It’s hard to imagine 14,280 acres of burned forest, or 509 houses totally destroyed. While the human toll is devastating, I started wondering what happened to the wild animals that also called Black Forest home. Maybe that’s because I still have that scene from Bambi in my mind—the one where all the animals are fleeing the forest fire. Is it accurate? What do animals do in a fire? Do they survive? And if so, how?
Black Forest is home to a wide variety of wildlife. Mammals include bats, various rodents (including an abundance of squirrels and an occasional porcupine), skunks, , raccoons, rabbits, foxes and coyotes, elk, deer, and pronghorn, and even an occasional bear, bobcat, or mountain lion. Lizards and garter snakes are common, prairie rattlesnakes much less so. Then there are frogs, toads, and other amphibians, plus over a hundred species of birds. The wildlife is one of the reasons we love living here.
Now that we’re back in our house, I’ve refilled my feeders and bird bath and my yard is once again full of birds. But my week-long absence didn’t hurt them at all. While they appreciate our handouts, birds are used to food sources coming and going. They typically derive only about 10% of their food from feeders. I wasn’t all that worried about the birds anyway. They can fly.
On the other hand, June is prime nesting season here in Colorado, so I’m sure a significant number of nests were destroyed. The parents would have left when conditions became unbearable, but the eggs and young would have died. We’ll learn more about how the fire affected the birds when we do this winter’s Christmas Bird Count.
Some species will be harder hit than others. Animals that burrow hide underground while the fire passes overhead. In most places, the fire was probably not hot enough to heat the ground very deep. (In areas where the trees were very thick, the fire was so hot that it’s doubtful anything survived.) I expect we still have plenty of pocket gophers, mice, and snakes.
Those who can run, run. The larger mammals may be able to outdistance the flames. Then they have to find a new territory. This explains why a friend of mine recently looked out her window to see this bear on her back deck!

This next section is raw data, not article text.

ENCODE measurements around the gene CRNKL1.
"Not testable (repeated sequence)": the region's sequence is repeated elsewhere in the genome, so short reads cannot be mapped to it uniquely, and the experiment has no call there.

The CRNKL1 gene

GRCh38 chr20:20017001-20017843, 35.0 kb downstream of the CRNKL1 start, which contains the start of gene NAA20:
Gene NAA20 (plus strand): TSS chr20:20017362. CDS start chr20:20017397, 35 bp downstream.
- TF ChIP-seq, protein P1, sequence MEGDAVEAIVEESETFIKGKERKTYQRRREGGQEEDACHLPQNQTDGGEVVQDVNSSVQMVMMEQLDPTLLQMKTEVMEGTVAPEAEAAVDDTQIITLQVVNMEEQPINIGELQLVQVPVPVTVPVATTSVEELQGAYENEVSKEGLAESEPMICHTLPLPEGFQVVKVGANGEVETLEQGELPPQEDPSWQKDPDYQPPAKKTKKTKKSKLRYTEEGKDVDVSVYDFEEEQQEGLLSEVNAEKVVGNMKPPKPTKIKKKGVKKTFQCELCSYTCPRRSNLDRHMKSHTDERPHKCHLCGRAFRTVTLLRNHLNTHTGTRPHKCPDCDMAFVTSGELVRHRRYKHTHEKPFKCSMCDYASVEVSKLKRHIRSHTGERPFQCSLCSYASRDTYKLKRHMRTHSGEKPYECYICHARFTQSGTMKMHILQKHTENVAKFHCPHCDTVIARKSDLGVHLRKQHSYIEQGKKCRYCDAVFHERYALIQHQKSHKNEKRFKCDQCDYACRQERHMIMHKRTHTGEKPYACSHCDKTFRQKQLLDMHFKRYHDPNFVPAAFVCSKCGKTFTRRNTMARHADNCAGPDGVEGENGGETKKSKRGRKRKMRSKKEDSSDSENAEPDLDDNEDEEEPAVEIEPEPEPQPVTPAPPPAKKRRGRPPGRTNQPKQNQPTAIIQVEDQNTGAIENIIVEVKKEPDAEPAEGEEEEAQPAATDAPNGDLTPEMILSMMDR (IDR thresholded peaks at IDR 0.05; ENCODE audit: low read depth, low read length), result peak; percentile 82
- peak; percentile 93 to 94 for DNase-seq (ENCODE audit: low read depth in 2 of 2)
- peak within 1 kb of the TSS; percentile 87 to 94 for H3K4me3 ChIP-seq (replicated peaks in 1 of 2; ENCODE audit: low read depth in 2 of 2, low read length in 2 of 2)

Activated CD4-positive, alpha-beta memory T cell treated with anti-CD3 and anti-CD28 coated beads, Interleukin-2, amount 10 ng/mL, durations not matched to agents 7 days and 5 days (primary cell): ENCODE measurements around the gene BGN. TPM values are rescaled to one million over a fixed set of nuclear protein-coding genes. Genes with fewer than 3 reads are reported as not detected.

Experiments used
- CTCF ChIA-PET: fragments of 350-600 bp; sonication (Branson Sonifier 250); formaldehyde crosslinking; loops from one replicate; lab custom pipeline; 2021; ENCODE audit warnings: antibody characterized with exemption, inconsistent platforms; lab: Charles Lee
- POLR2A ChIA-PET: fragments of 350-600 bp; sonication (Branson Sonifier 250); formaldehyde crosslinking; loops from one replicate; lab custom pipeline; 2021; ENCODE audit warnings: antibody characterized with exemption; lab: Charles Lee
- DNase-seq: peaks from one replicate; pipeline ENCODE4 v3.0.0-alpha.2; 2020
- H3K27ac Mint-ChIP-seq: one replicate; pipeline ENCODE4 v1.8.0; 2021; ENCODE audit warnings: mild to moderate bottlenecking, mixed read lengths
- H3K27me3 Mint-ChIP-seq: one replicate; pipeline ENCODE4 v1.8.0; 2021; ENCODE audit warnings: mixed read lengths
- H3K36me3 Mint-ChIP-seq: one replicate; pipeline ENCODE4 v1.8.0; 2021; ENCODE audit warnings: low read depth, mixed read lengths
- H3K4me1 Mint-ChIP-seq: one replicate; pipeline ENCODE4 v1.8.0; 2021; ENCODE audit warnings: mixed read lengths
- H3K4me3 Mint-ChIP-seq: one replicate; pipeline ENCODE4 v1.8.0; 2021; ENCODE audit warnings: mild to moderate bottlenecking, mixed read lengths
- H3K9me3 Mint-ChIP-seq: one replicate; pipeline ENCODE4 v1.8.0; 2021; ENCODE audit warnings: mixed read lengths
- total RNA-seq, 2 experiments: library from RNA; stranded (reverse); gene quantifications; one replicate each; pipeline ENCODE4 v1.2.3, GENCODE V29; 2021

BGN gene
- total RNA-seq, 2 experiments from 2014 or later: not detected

Squirrels and porcupines can survive a ground fire, but not one where the flames climb up to the crown of the trees. Because many Black Forest homeowners had diligently pruned off the “fire ladders” (those dead branches left behind on the lower trunk as a pine grows), much of the fire here was a ground fire.
Because the fire was pushed by such strong winds, the burned area is somewhat elongated. The healthy forest on either side is full of wildlife that will take advantage of the unoccupied territory. Coyotes, foxes, and raccoons will move into the burned areas, seeking dead animals that they can eat. There will be more food in the future, too. The overgrown areas, where trees grew much too close together, are now gone, leaving sunny open spaces for berry-producing shrubs, seedy grasses, and other forbs.
In 1988, a tremendous fire swept through Yellowstone National Park. We can learn much by what happened afterward. Many animals died—including several hundred elk, plus bears, deer, and moose. Some species were hard hit, and their populations shrank. Other animals thrived. Deer mice benefited from an increase of open areas full of grasses, which provide seeds and insects for them to eat. Populations of birds that require mature forests fell, while other species moved in to take their place. I expect the same thing to happen here.
Our yard has become a green oasis not very far from a large burned area. I expect some interesting visitors. Yesterday I noticed a garter snake in the bushes by my chicken coop. I hope it’s eating the mice attracted to the spilled feed! I moved all my hummingbird feeders to our second story balcony in case bears show up, and I double-checked the fencing that protects my vegetable garden from rabbits. Now I just need to set up my camera so I’ll be ready when that coyote poses by the flowerbed.
For more detailed information see “Fire, Drought, Beetles, and Birds,” by Cornell’s Project FeederWatch.